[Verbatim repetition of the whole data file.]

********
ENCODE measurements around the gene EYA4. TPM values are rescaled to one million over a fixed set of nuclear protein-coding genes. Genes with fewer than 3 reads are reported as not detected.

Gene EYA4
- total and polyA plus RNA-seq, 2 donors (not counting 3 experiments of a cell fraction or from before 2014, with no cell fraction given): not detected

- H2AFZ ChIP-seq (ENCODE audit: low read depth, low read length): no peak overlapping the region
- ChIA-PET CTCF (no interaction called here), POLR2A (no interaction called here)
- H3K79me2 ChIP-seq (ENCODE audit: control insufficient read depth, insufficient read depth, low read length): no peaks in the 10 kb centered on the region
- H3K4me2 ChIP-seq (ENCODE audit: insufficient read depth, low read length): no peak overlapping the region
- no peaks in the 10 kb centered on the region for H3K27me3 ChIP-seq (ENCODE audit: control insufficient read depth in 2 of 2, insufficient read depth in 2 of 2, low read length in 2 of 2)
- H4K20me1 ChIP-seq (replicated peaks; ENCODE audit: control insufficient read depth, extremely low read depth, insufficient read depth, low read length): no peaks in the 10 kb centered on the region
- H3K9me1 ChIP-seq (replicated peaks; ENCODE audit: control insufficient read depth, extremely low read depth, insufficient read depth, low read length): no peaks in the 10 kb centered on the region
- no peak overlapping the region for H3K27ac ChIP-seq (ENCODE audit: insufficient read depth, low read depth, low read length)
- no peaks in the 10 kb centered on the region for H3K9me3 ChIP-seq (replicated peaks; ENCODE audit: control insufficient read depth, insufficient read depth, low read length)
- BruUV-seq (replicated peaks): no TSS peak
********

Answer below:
ENCODE measurements around the gene EYA4. TPM values are rescaled to one million over a fixed set of nuclear protein-coding genes. Genes with fewer than 3 reads are reported as not detected.

Gene EYA4
- total and polyA plus RNA-seq, 2 donors (not counting 3 experiments of a cell fraction or from before 2014, with no cell fraction given): not detected

- H2AFZ ChIP-seq (ENCODE audit: low read depth, low read length): no peak overlapping the region
- ChIA-PET CTCF (no interaction called here), POLR2A (no interaction called here)
- H3K79me2 ChIP-seq (ENCODE audit: control insufficient read depth, insufficient read depth, low read length): no peaks in the 10 kb centered on the region
- H3K4me2 ChIP-seq (ENCODE audit: insufficient read depth, low read length): no peak overlapping the region
- no peaks in the 10 kb centered on the region for H3K27me3 ChIP-seq (ENCODE audit: control insufficient read depth in 2 of 2, insufficient read depth in 2 of 2, low read length in 2 of 2)
- H4K20me1 ChIP-seq (replicated peaks; ENCODE audit: control insufficient read depth, extremely low read depth, insufficient read depth, low read length): no peaks in the 10 kb centered on the region
- H3K9me1 ChIP-seq (replicated peaks; ENCODE audit: control insufficient read depth, extremely low read depth, insufficient read depth, low read length): no peaks in the 10 kb centered on the region
- no peak overlapping the region for H3K27ac ChIP-seq (ENCODE audit: insufficient read depth, low read depth, low read length)
- no peaks in the 10 kb centered on the region for H3K9me3 ChIP-seq (replicated peaks; ENCODE audit: control insufficient read depth, insufficient read depth, low read length)
- BruUV-seq (replicated peaks): no TSS peak